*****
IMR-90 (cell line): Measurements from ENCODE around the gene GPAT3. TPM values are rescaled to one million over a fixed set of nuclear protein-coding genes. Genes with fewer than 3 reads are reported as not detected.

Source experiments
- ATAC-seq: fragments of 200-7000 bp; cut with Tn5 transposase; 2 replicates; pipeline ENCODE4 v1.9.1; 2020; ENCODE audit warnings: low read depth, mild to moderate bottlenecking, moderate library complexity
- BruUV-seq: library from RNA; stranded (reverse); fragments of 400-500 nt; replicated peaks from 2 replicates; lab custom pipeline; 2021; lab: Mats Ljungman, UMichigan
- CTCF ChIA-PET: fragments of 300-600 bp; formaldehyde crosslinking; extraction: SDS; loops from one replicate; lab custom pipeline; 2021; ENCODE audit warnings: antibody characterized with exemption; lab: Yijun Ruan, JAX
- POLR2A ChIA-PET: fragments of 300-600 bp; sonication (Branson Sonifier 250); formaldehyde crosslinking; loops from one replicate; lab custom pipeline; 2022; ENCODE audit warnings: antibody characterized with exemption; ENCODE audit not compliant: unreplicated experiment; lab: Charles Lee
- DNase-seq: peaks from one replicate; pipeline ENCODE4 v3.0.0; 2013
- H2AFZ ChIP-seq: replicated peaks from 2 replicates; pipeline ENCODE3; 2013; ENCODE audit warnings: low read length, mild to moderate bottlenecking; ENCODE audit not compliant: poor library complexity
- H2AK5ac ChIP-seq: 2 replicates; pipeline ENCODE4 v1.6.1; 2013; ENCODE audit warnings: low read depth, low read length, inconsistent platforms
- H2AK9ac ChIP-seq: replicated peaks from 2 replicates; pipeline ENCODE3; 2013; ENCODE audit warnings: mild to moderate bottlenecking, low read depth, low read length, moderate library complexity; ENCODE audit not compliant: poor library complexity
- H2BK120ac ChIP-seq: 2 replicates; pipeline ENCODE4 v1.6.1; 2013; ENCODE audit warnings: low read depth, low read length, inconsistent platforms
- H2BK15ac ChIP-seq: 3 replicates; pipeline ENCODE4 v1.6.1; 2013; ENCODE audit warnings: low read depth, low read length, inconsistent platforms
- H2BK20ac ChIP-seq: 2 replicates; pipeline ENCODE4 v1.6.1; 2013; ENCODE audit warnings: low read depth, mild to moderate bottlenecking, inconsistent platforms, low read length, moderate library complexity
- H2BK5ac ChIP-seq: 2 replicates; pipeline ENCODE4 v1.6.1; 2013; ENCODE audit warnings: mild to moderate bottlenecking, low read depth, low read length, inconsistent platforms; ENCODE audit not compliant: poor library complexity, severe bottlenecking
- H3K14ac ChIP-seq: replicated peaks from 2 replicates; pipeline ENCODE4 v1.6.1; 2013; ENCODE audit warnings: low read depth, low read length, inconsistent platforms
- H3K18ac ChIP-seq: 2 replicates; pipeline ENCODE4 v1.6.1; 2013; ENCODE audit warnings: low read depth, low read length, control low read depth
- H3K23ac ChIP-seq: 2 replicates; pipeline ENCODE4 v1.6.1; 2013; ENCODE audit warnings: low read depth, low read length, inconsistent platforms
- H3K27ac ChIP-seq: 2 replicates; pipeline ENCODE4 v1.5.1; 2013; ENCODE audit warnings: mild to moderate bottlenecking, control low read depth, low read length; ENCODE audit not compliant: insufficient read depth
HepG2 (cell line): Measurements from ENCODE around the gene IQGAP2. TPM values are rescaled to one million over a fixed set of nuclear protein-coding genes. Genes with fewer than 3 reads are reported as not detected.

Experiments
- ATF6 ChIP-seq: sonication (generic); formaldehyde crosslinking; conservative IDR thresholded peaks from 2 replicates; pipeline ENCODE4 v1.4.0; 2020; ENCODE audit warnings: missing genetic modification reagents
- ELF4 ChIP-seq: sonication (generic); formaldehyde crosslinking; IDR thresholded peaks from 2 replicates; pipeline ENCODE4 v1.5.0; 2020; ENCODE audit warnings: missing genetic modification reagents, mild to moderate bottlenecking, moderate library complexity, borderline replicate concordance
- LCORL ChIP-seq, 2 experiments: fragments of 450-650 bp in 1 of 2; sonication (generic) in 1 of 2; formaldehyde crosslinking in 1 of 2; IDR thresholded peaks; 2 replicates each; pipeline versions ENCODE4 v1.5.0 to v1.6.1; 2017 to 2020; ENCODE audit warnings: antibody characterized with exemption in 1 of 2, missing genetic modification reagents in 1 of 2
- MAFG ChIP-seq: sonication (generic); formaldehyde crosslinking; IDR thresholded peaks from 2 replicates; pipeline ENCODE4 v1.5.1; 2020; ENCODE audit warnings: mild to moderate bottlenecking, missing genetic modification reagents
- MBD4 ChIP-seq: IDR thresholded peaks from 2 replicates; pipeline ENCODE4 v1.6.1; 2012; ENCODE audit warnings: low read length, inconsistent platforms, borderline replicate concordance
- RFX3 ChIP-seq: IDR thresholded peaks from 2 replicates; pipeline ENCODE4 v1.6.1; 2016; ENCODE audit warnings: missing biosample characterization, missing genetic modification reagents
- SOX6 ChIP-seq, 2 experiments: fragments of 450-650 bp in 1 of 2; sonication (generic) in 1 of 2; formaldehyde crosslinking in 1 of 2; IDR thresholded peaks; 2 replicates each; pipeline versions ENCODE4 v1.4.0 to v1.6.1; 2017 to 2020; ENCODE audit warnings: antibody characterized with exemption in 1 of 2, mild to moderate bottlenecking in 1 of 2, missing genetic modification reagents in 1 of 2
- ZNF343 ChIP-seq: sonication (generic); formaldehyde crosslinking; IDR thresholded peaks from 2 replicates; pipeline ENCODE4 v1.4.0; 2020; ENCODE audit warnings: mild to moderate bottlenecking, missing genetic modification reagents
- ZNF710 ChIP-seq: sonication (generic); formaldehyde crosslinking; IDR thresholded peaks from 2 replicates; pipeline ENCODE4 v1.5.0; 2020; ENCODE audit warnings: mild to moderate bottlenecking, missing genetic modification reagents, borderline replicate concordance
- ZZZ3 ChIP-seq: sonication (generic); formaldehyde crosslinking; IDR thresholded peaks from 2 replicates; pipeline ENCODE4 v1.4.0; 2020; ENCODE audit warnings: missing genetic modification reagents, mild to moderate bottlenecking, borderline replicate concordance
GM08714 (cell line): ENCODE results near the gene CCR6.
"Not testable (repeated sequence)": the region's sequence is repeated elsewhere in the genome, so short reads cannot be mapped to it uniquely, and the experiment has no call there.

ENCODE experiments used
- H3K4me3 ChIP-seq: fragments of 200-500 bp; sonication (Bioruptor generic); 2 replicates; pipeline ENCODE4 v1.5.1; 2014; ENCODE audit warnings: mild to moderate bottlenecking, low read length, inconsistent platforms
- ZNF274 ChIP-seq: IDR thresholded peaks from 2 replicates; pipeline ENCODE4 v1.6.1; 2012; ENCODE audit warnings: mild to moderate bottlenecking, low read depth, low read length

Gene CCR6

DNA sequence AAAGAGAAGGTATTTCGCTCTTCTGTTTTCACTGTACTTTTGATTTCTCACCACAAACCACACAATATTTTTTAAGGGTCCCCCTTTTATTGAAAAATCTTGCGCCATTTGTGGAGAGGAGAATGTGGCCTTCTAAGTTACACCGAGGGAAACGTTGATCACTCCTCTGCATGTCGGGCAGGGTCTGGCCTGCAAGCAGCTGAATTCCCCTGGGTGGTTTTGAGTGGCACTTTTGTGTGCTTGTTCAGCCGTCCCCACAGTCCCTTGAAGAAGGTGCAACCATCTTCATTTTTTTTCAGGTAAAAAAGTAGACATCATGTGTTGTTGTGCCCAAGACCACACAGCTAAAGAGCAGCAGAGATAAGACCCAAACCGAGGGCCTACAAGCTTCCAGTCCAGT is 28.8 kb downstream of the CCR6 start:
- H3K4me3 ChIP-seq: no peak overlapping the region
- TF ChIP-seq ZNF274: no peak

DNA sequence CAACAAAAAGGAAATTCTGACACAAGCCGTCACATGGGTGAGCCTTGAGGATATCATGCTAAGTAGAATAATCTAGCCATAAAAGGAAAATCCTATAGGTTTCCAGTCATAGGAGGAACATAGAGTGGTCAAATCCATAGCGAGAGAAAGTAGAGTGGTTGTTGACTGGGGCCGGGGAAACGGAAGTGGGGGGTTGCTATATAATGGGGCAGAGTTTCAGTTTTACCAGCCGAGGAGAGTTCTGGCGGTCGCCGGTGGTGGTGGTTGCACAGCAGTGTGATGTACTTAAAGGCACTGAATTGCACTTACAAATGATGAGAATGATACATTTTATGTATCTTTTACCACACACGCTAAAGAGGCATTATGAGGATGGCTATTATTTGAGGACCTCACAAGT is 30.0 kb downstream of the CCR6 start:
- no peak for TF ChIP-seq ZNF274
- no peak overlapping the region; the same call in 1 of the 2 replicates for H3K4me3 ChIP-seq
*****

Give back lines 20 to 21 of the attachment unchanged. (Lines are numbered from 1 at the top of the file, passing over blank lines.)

Experiments
- ATF6 ChIP-seq: sonication (generic); formaldehyde crosslinking; conservative IDR thresholded peaks from 2 replicates; pipeline ENCODE4 v1.4.0; 2020; ENCODE audit warnings: missing genetic modification reagents